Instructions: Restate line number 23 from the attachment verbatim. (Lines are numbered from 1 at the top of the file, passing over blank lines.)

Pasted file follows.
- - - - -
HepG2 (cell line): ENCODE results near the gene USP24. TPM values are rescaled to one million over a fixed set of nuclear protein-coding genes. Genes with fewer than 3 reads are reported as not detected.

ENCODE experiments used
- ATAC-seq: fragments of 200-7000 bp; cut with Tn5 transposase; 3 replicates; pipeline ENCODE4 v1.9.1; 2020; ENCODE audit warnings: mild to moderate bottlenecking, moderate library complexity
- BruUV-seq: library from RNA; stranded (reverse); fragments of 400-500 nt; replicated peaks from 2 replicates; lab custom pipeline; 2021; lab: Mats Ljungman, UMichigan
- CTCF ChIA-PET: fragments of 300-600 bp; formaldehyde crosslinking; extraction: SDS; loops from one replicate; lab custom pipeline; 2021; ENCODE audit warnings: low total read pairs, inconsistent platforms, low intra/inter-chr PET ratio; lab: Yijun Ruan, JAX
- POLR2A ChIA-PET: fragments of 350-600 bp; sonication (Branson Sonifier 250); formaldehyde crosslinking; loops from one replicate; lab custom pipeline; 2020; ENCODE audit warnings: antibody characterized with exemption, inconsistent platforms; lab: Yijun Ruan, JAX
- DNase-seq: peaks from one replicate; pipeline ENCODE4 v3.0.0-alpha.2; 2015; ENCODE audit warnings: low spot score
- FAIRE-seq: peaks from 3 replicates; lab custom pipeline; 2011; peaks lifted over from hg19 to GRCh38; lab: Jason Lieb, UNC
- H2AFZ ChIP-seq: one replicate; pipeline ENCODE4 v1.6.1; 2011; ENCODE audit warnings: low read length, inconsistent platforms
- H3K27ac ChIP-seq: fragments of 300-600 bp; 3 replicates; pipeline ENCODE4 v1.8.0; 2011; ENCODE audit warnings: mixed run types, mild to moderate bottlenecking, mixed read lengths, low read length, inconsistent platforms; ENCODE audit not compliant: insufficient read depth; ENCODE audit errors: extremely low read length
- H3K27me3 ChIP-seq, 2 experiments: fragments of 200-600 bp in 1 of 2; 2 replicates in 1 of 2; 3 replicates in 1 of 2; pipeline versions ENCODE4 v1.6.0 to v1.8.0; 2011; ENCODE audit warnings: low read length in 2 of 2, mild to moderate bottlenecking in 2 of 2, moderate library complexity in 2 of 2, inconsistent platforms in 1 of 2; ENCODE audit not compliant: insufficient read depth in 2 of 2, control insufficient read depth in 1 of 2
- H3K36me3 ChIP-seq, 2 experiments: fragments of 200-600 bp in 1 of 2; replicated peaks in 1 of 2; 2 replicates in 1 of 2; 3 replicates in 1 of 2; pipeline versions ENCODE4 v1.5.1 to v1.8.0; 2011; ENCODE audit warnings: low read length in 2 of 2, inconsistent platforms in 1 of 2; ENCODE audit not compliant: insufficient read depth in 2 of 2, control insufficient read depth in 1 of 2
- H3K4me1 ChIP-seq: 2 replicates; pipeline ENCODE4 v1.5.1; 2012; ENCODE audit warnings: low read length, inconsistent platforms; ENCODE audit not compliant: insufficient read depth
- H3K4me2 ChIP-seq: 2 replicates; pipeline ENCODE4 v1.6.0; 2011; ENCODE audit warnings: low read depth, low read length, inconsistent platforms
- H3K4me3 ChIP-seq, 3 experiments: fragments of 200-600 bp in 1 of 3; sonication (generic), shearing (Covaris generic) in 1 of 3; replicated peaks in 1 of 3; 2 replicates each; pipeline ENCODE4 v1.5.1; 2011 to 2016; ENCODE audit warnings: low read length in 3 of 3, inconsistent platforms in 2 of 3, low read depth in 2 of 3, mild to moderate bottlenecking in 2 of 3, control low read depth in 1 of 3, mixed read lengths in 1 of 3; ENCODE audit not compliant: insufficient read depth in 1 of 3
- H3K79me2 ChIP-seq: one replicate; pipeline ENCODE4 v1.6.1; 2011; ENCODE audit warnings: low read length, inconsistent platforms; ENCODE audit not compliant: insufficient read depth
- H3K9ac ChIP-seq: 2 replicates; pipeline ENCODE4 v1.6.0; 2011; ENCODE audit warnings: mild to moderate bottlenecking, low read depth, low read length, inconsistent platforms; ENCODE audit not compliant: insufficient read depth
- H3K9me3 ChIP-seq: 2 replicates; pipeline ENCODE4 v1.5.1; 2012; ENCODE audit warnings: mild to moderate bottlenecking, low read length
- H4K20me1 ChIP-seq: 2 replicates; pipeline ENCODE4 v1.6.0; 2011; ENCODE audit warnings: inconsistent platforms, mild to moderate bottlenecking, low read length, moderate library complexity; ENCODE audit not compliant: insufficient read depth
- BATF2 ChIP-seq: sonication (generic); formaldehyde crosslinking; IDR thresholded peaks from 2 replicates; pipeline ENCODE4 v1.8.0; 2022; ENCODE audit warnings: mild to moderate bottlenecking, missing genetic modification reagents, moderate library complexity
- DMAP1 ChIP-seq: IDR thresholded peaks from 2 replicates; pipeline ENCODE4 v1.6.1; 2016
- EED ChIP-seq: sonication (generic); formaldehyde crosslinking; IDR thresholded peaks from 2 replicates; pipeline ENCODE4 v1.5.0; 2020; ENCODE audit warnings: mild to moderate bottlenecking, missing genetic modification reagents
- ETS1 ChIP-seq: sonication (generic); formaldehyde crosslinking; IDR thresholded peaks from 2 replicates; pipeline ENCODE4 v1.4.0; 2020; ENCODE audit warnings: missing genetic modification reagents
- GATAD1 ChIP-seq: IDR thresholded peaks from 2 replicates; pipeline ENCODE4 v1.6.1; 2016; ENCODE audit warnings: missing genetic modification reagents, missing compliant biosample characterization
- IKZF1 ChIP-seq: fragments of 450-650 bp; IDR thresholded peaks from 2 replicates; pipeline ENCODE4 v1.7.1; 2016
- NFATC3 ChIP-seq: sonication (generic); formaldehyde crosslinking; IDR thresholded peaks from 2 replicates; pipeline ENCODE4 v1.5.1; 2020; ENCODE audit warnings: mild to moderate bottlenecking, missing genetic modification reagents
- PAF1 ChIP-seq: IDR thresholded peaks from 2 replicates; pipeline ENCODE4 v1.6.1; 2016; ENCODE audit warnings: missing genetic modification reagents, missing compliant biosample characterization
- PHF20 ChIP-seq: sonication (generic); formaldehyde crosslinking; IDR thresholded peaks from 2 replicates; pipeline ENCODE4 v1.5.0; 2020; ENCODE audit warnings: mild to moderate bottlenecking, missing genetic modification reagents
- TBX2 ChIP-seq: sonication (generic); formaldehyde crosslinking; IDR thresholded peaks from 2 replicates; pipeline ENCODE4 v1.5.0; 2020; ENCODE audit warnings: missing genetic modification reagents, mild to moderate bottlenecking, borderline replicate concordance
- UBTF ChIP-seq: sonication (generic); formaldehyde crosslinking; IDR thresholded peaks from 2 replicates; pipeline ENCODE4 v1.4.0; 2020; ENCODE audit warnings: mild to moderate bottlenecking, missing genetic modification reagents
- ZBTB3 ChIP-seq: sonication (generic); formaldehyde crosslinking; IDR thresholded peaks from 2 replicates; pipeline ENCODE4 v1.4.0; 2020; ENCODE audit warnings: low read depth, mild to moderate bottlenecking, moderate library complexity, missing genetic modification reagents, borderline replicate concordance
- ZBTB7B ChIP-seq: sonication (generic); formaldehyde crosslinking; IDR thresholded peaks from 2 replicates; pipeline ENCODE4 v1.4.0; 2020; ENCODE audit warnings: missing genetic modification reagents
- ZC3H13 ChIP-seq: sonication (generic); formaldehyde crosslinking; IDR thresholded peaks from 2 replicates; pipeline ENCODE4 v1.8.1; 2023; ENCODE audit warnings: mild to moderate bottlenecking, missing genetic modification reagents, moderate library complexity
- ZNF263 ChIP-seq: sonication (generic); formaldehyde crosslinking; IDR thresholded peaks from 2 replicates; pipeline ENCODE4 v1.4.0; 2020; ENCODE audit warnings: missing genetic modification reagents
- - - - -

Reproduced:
- ETS1 ChIP-seq: sonication (generic); formaldehyde crosslinking; IDR thresholded peaks from 2 replicates; pipeline ENCODE4 v1.4.0; 2020; ENCODE audit warnings: missing genetic modification reagents